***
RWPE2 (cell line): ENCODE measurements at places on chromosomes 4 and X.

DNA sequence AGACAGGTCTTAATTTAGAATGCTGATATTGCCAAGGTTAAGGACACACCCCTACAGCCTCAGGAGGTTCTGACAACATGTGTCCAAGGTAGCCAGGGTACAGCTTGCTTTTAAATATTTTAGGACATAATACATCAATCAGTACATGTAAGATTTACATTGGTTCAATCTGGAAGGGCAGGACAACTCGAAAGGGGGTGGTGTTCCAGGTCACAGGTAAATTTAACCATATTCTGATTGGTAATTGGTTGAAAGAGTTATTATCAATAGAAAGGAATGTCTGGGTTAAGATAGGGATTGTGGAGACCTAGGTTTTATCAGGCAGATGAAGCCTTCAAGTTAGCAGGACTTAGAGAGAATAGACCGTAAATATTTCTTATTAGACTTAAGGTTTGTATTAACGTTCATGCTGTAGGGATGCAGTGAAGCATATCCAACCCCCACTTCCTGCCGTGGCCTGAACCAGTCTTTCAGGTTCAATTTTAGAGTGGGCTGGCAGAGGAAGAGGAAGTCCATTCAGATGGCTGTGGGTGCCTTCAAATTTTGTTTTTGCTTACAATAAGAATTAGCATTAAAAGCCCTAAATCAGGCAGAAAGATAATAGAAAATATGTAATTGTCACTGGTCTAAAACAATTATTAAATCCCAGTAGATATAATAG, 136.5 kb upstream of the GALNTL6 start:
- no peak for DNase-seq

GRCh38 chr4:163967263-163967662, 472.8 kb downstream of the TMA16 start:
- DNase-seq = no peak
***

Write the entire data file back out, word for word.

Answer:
RWPE2 (cell line): ENCODE measurements at places on chromosomes 4 and X.

DNA sequence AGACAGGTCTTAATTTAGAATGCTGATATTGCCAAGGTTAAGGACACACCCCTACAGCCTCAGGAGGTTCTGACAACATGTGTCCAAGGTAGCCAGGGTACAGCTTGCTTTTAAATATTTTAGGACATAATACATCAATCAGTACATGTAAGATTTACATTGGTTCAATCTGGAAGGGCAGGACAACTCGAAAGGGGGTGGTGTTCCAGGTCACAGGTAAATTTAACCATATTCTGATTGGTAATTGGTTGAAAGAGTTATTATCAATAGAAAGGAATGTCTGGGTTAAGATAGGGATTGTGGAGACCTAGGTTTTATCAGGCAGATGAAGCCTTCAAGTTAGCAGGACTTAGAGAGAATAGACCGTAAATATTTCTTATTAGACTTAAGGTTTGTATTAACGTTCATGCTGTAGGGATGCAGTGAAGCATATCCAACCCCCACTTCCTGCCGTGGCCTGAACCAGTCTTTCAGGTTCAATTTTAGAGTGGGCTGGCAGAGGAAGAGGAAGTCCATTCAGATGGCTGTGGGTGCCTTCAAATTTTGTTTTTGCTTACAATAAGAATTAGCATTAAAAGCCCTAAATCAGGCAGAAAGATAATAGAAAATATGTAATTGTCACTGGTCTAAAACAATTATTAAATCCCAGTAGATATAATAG, 136.5 kb upstream of the GALNTL6 start:
- no peak for DNase-seq

GRCh38 chr4:163967263-163967662, 472.8 kb downstream of the TMA16 start:
- DNase-seq = no peak